One of core conservative Christian critiques of American culture is that America is growing ever-more hostile to the authentic Christian faith. We’ve left a friendly and hospitable past, and now we’re confronting a hostile future.
As one writer put it in an influential First Things essay, prior to 1994 the culture retained a positive view of Christianity. That view turned more neutral between 1994 and 2014, and since 2014 we’ve entered the “negative world,” where “being known as a Christian is a social negative, particularly in the elite domains of society,” and “Christian morality is expressly repudiated and seen as a threat to the public good and the new public moral order.”
This notion puts an intellectual frame around right-wing Christian rhetoric that declares we have to “take our country back.” Everywhere there is a sense of siege, and each and every act of unfairness or censorship directed at conservative Christians (whether in the United States or as far away as Australia) is amplified as proof of the concept. We have entered a new, dark time, it is said, and thus the “old ways”—which include a commitment to kindness in the public square—are simply inadequate for the moment.
But this analysis is fundamentally wrong. It’s dangerously wrong. It’s wrong not because the present moment is particularly hospitable to the Christian faith, but because it fundamentally misunderstands both American history and American Christendom, and it fundamentally misunderstands the permanent countercultural reality of authentic Christianity.
Let me illustrate this truth with two stories. Last week my wife Nancy had the opportunity to speak at Alice Tully Hall in the Lincoln Center for The Moth Mainstage, a live storytelling event. It was a special moment, and a tremendous honor for Nancy. She told a crazy tale from early in our marriage, a story she’s also told in the Washington Post.
There were five storytellers. Nancy went first (and was amazing). Each story was captivating and fascinating in its own way. The final story, however, brought tears to my eyes. An older black woman named Sybil Jordan Hampton walked slowly to center stage and told her story.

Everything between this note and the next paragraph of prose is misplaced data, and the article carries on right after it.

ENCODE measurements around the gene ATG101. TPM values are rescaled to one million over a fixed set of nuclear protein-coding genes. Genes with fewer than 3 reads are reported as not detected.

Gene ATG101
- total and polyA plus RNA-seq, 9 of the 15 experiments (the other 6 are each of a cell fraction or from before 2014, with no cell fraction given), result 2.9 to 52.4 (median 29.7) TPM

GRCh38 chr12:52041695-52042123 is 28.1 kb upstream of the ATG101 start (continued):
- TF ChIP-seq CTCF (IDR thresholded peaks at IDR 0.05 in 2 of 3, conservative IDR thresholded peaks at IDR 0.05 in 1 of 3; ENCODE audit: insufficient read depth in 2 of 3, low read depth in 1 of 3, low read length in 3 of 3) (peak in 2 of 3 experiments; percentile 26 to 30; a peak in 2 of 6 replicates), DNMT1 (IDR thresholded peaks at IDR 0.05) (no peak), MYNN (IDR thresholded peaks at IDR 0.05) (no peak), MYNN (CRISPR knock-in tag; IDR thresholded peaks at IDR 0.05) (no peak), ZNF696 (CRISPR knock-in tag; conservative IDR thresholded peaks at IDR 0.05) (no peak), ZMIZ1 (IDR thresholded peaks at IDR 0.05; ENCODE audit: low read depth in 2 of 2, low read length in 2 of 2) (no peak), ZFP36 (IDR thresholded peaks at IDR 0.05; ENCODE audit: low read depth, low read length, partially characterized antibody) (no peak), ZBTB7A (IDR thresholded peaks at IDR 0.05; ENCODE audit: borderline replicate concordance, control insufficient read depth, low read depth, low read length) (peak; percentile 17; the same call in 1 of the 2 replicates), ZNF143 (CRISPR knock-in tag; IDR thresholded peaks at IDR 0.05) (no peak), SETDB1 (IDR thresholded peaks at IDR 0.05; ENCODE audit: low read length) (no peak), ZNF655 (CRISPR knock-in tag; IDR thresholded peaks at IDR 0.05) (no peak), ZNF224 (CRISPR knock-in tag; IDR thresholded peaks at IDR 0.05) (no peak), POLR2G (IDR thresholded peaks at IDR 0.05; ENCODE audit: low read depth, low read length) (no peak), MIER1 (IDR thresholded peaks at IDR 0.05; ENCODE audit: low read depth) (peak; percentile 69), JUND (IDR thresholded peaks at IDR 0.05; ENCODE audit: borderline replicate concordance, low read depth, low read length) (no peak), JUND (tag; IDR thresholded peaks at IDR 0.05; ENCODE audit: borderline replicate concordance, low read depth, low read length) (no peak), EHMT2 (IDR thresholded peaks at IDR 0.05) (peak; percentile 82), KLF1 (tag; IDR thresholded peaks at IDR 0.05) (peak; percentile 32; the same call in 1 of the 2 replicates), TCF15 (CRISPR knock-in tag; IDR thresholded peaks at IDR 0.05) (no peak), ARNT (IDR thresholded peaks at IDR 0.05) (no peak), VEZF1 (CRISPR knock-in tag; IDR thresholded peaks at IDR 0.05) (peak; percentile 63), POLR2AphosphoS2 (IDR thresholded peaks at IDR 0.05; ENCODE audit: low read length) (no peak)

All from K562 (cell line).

She was one of the first black students to go back to Little Rock Central High School after the famous Little Rock Nine first integrated the school in 1957. Schools were shut down for a year afterwards because of violent racist protests. In 1959 they reopened, and Sybil was the only black child in the 10th grade.
Her story was harrowing. The first day of school, national guardsmen lined the steps to protect her life. No white student would speak to her. They’d cluster at the edges of the hallway to even avoid getting close to her. But stony silence was the best-case scenario. When students spoke to her, they’d often hiss the n-word.
The only time she really spoke, she said, was when it was her turn to read the Bible in the morning. She’d always read the same words from Psalm 121: “I lift my eyes toward the mountains. Where will my help come from? My help comes from the Lord, the Maker of heaven and earth.”
Is that a positive world or a negative world? After all, Christianity was so well-accepted in the halls of power that the government mandated scripture readings in public school. But here was a young Christian girl facing an avalanche of hatred in the heart of the Bible Belt, and the atmosphere of intimidation was so pervasive that no white student felt comfortable even being kind to her.
I’d call that negative. I’d say that’s negative at a level and magnitude that we can scarcely comprehend today—even during a time where intolerance and cancel culture have indeed resulted in unlawful or unfair treatment of Christians in the public square.
There is no moral defense for the treatment Sybil endured. None. There is no Christian case for her persecution. Authentic Christian faith would have required kindness to Sybil. It required justice for Sybil. But consider that even for those who enjoyed the privilege of white skin in the segregationist South, open Christian support for your black brothers and sisters could get you killed.
The second story is far less dramatic, but it’s indicative of the difficulty of authentic Christianity even within the heart of Christendom itself. If you have the stomach for it (the film can get slightly graphic), I’d urge you to watch the new Hulu documentary on the fall of Jerry Falwell Jr. at Liberty University.
It’s a sad story. It details an immense amount of sexual depravity and institutional corruption. But one thing is clear—not just from this documentary, but also from the avalanche of investigations and reports of pervasive misconduct. The world’s largest Christian university was very much a “negative world” for those who challenged its corrupt president.
There’s a moment in the story when you can see that the sickness wasn’t confined to the apex of power. At roughly the 40-minute mark, Donald Trump speaks at Liberty Convocation, all the way back in 2012. Falwell introduces Trump with this statement: “Mr. Trump single-handedly forced President Obama to release his birth certificate.”
The statement is appalling enough. The birther conspiracy was always absurd on its own terms, and it was rendered worse than absurd by its racist overtones. But even more appalling is the reaction—loud cheers. Thousands of students loved the reference.
A corrupt university president introduced a corrupt celebrity and reveled in his role in advancing a sinister conspiracy theory. And the crowd roared. Positive world or negative world?
Walk through the list of recent Christian scandals, from the Southern Baptist horror of sex abuse and top-level coverups, to the rise and fall of Mars Hill Church in Seattle, to the horrific sexual predations at Kanakuk Kamps in Missouri, or to the dreadful accounts of Ravi Zacharias’s years of abuse at Ravi Zacharias International Ministries, and a common theme emerges. Those who resisted—those who sought justice for dreadful misconduct—are often simply obliterated by the Christian leaders and institutions they served.